4.4. The costs to landlords covered within the Building Safety Bill (other than remediation) will be covered by the Building Safety Charge, which is in itself problematic given its impact on leaseholders; but where the residents are tenants of social housing providers these costs will fall on landlords, as they cannot be levied on social tenants.


4.5. Furthermore, the Building Safety Charge will not cover the costs imposed on landlords by the regulations laid under the Fire Safety Act that deliver the recommendations of the Grenfell Tower Inquiry. We understand that one London council alone expects to spend £1 million to achieve compliance with these regulations, even before the possible costs arising from Personal Emergency Evacuation Plans (PEEPs) are considered.

4.6. LGA-commissioned research by Savills estimated (available on request) that the total costs to deliver compliance with the highest safety standards (including the installation of sprinklers and compartmentation) across the entire HRA council housing stock would be £8.1 billion over a 10-year period, with the majority of the investment taking place in the first five years.


4.7. To achieve full compliance with current standards alone is estimated to be a total of £2 billion over the same period. These costs include the remediation of dangerous cladding.


4.8. The Bill – together with the reform of fire safety regulation arising from the Grenfell Tower Inquiry recommendations – imposes significant ongoing costs on landlords, which in councils’ case will also fall on the housing revenue account (and leaseholders) adding to the difficulties referred to above.


4.9. The LGA has been asking for over a year whether the Department for Levelling Up, Housing and Communities (DLUHC) will cover these costs as new burdens on the grounds that, while the private sector can increase rents to cover increased costs, local authorities do not enjoy the same freedom. To date we are yet to receive a substantial answer.

4.10. Any funding to cover remediation costs that would otherwise fall on leaseholders above should also protect social landlords and tenants. The costs imposed on councils as landlords by the Bill and by fire safety reform need to be covered by new burdens funding.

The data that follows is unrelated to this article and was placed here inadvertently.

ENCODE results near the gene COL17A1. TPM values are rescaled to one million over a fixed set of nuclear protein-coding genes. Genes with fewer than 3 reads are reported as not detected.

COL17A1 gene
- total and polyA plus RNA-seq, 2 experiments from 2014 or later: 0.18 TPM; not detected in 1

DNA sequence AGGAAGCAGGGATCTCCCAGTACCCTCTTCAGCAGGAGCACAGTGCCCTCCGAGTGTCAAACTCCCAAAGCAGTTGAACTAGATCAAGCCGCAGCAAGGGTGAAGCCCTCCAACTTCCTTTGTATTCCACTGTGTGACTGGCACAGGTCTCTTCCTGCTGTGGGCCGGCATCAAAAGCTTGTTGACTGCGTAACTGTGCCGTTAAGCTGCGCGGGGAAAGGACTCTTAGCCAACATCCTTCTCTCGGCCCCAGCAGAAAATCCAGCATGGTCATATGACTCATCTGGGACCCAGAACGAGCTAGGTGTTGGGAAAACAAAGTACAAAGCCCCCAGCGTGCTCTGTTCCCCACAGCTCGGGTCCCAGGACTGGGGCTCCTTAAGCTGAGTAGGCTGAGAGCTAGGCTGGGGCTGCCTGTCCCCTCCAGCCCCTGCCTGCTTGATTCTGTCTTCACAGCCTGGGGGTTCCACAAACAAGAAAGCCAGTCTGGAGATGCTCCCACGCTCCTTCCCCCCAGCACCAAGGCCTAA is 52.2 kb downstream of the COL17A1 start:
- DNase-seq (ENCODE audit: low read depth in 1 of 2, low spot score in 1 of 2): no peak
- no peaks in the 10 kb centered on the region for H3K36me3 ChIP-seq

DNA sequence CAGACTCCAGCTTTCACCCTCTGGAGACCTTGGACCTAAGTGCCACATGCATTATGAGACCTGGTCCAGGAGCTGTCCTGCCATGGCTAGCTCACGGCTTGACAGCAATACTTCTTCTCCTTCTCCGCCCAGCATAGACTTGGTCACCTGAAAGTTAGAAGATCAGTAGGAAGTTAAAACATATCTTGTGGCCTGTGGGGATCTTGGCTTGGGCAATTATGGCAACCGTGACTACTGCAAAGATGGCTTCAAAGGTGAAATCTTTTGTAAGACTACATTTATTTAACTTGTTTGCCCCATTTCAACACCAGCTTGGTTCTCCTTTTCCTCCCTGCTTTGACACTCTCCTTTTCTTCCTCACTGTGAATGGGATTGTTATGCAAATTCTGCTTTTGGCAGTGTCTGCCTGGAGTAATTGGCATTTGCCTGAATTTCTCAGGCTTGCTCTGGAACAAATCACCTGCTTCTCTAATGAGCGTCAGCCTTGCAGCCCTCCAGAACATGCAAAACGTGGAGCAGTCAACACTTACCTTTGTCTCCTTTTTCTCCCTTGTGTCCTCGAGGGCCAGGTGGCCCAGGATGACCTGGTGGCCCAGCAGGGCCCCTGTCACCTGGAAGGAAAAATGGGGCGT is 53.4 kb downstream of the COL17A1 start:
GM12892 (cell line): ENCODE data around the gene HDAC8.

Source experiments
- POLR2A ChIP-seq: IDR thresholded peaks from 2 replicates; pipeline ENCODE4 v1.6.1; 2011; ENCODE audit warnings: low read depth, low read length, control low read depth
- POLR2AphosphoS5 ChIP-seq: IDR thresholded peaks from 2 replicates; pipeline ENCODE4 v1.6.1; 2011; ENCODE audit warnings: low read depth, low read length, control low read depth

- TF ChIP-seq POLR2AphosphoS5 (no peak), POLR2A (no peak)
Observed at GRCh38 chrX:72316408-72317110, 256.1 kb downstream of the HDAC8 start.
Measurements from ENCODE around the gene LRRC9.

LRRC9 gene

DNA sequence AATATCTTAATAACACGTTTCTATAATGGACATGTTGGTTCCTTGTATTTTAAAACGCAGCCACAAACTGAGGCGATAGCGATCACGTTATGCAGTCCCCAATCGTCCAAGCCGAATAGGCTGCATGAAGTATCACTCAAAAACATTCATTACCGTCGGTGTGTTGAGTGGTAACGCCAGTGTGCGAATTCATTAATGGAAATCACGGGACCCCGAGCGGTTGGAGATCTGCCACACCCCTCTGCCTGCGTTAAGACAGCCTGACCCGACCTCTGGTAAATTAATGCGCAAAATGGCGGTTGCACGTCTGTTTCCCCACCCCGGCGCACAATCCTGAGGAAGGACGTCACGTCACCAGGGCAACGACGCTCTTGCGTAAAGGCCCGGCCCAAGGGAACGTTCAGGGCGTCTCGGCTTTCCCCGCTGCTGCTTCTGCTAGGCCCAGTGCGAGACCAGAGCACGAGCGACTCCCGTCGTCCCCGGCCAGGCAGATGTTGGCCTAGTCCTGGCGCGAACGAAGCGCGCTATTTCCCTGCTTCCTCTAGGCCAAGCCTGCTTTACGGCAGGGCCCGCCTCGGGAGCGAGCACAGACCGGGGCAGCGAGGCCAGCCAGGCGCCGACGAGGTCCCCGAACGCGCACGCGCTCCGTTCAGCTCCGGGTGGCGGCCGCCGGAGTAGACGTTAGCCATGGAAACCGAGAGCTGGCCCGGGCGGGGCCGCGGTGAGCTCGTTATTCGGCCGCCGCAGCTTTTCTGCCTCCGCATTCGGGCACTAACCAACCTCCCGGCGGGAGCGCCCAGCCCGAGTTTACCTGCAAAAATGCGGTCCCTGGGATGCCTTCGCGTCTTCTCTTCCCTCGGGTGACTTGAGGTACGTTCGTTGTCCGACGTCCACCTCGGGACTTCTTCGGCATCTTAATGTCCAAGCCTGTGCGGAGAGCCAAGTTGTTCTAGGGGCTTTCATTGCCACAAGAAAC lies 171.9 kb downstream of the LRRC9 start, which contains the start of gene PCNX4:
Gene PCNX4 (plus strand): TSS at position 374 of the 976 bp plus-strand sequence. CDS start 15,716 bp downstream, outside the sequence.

4.11. Decarbonising existing council housing will also require significant investment. Further analysis also undertaken by Savills for the LGA before the pandemic (available on request) estimated that the additional investment costs to achieve net zero carbon in existing housing stock held within councils’ Housing Revenue Accounts (HRA) is almost £1 billion per year over a 30-year pattern of investment. This will have an impact on other council housing programmes and the ability to deliver statutory functions. 

4.12. The Government should work with councils to urgently bring forward its commitment for the £3.8 billion capital Social Housing Decarbonisation Fund. This would provide a national stimulus to kick start the deep energy retrofit of all homes by investing in an energy revolution in social housing and provide jobs. The fund has been broadly welcomed by the sector, however the drip-feed of small competitive pots of funding and inflexible tight timescales for delivery, are impeding the ability for long-term strategic planning including the ability to deliver much larger decarbonisation projects, for example, district heating networks, which can offer more effective solutions in densely populated areas. Guaranteed multi-year spending pots for councils would allow them to plan a holistic pipeline of improvements to support the delivery of ambitious climate change targets, of which social housing decarbonisation plays an important part.

4.13. More broadly, there needs to be an urgent system-wide review of the total resourcing requirements for the social housing sector to ensure that a high-quality service can be provided to meet the needs of all tenants. This needs to include consideration of the impact that the government’s current rent policy and right to buy policy has on the ability of local authority landlords to meet their statutory functions, as well as deliver on other priorities – including decarbonisation of homes; building safety; new build programmes and a potential revised Decent Homes Standard. Without a sufficient resourcing package that will likely need to be delivered through a combination of rents policy and grant subsidy, there will need to be trade-off decisions made in terms of balancing priorities at a local level.